Le gâteau de Savoie
We owe the Savoy Cake to the pastry chef of Amédée VI (1334 – 1383), Count of Savoy, Aosta and Maurienne. This Savoy cake has lasted over the following centuries, often being called the Savoy biscuit. After the Revolution, two Parisian pastry chefs, Benaud and Tavot, had the idea of replacing flour with starch, making this cake even lighter. This is a light and not fatty cake, excellent to end a meal or for an afternoon tea. You can eat it as it is or with a compote, a fruit salad or even an ice cream or a coulis of red berries. (photo © Cuisine A Z )
Le millas ou milhas ariégois
We also find the spelling milhas as the Languedoc name for corn was milhoc. Millàs (from Occitan “milh”, meaning millet and corn) is a dried flour porridge that can be roasted and is eaten in Languedoc. It is the Occitan equivalent of Italian polenta. This porridge was in the Middle Ages prepared with millet or millet, hence its name. Intended at that time for a poor population, it was also given to hunting dogs. Since the introduction of corn in Europe, milhàs is now prepared with corn flour. In poor households it replaced bread.
Now we eat it mainly for dessert, fried in a pan, in butter and sugar. It caramelizes a little and gives a good crispy color that contrasts with its texture. We enjoy it with quince jelly or homemade spread for even more gluttony. (photo © Cuisine à la française )
La crème catalane
If this cream looks like our crème brûlée, it is made in a very different way, and its texture is less rich, while being smooth. According to the recipes, it is flavoured with different ingredients : lemon, orange and cinnamon, which gives it a very pleasant tangy taste. (photo © Cuisine A Z )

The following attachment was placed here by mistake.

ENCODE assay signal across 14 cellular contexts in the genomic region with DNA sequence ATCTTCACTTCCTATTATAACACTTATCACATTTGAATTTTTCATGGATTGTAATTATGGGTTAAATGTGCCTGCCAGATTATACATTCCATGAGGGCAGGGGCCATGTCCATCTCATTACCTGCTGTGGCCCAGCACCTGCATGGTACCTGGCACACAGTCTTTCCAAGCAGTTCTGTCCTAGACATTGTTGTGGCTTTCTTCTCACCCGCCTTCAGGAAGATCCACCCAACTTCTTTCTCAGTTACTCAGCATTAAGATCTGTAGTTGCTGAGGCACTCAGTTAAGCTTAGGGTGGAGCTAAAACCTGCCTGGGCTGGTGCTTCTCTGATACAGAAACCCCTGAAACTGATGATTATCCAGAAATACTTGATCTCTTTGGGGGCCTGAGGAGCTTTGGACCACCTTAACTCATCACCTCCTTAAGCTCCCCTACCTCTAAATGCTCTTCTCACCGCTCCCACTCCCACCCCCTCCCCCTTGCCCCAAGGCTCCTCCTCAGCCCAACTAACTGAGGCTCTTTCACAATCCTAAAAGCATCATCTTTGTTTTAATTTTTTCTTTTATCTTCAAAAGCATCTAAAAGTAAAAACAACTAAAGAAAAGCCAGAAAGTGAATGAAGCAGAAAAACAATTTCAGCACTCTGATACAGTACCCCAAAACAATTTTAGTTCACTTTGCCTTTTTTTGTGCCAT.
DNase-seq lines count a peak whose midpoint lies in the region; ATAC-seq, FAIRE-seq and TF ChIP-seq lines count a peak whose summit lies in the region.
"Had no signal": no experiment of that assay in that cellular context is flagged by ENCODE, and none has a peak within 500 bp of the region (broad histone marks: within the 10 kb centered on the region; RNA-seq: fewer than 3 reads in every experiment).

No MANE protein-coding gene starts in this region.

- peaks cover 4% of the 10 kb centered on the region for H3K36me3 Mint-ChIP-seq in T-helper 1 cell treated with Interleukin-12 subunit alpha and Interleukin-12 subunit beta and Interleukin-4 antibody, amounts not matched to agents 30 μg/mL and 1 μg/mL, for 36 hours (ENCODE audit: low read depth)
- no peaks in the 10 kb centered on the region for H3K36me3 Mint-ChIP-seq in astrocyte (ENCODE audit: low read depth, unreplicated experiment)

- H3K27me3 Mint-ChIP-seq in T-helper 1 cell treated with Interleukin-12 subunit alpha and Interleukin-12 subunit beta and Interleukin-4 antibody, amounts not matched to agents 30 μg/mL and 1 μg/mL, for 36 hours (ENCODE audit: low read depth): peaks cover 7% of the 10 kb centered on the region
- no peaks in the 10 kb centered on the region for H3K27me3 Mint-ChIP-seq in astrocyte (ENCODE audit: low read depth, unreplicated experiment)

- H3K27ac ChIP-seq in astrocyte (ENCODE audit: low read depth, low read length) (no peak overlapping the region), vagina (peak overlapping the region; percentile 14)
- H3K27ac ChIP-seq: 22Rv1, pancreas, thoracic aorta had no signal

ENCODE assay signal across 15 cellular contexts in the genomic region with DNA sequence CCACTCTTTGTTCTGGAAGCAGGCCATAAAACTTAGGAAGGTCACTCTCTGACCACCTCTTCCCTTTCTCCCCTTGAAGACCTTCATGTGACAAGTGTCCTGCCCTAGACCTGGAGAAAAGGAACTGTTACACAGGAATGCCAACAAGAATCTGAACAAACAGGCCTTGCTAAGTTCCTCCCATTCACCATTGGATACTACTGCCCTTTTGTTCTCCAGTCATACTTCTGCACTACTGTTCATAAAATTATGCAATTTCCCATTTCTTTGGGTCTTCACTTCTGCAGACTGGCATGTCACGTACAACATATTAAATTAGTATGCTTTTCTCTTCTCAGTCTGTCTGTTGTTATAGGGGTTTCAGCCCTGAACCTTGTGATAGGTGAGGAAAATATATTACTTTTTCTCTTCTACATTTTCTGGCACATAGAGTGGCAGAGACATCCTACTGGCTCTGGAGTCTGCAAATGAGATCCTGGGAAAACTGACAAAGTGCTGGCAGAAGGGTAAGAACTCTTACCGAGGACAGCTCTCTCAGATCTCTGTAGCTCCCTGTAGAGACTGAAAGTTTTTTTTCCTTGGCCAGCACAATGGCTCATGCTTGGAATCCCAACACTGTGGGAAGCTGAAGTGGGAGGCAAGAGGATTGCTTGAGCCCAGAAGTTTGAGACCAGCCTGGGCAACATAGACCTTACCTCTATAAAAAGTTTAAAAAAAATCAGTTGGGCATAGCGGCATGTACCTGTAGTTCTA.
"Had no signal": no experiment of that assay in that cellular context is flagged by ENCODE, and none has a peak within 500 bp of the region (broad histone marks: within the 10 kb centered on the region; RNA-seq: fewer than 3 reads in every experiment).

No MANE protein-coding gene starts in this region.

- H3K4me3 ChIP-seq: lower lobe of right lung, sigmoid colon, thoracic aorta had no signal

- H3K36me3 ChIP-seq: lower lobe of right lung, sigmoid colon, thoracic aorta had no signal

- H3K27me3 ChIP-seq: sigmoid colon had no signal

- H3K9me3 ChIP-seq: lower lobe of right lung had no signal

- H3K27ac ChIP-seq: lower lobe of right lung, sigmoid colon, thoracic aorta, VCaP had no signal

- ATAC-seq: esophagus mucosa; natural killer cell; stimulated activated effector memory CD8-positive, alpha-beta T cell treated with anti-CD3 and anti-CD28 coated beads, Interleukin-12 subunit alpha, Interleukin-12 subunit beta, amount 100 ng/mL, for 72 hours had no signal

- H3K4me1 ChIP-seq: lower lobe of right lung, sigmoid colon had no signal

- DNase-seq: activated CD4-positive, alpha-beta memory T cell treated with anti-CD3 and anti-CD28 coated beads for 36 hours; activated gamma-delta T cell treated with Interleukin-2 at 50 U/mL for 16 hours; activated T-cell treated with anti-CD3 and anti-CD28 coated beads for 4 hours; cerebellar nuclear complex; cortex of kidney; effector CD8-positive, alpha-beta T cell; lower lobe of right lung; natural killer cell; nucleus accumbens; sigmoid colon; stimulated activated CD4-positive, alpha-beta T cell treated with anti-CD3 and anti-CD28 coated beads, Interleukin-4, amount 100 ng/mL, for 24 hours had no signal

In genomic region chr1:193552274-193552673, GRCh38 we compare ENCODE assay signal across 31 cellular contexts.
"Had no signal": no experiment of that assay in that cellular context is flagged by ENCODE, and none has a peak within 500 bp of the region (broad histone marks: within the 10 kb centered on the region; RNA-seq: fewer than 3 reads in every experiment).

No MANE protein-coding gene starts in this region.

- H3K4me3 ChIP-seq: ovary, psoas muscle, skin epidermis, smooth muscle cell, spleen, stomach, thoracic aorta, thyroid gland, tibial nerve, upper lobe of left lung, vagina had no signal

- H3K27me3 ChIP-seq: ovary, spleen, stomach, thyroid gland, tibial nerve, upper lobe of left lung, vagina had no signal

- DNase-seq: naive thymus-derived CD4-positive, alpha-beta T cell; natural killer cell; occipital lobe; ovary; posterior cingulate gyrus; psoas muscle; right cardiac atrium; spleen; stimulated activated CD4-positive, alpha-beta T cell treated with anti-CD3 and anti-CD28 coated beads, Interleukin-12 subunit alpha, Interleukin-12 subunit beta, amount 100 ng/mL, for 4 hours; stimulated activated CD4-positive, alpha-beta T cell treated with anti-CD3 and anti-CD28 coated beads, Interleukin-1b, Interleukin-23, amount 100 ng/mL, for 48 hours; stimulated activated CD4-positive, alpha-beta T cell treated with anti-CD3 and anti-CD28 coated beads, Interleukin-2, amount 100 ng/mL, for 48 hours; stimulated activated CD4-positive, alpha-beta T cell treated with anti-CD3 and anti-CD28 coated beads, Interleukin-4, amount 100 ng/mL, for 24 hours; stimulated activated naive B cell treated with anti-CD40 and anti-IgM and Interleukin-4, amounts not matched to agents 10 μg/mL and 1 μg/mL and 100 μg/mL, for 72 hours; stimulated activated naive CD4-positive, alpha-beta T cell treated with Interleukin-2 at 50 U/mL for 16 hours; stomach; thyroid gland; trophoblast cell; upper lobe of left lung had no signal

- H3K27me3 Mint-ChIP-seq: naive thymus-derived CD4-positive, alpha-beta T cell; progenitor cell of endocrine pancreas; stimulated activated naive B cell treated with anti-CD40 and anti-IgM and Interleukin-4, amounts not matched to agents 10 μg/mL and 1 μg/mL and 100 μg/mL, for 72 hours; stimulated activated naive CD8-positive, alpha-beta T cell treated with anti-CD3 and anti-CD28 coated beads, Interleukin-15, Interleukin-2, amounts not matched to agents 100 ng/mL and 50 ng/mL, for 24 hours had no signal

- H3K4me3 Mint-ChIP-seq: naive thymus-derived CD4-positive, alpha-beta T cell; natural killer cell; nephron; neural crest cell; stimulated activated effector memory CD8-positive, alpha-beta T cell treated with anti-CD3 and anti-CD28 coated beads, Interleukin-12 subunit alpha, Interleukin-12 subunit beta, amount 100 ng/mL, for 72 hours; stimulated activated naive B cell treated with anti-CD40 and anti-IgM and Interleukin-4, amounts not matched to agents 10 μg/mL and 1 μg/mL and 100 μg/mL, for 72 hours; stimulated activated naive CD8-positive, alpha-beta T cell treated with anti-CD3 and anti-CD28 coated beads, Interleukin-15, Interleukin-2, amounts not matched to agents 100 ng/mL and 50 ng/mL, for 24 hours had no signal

Rousquille is a fondant cookie covered with a light lemon or anis icing. Originally, they were produced and sold in Vallespir and in the Roussillon plain by street vendors who presented them suspended along a small stick in wood. They come in the form of a ring or crown covered with white icing. It’s a delicious and cute snack idea that kids really enjoy ! (photo © biscuits et compagnie )
Le gâteau à la broche (Baumkuchen)
The spit cake is one of the most popular specialties in Aveyron. You can enjoy it during celebrations (baptisms, weddings, parties) as it takes place in the middle of the table. It is also found in the Aveyron markets. An aveyronnais inevitably knows someone who knows how to cook it and everyone gets their hands dirty! It’s a a guaranteed moment of conviviality and traditions are passed down (photo © Cuisine A Z)
Provence-Alpes-Côte d'Azur pastries
La tarte tropézienne
This original tart is well established in the immediate region of Saint-Tropez . This cake is actually a soft and light sugar bun that has been split into two parts. The top is sprinkled at the end of the preparation with granulated sugar. Between the two halves of this brioche, slips the rigorously equal mixture of pastry cream and whipped cream, lightly flavored with orange blossom water.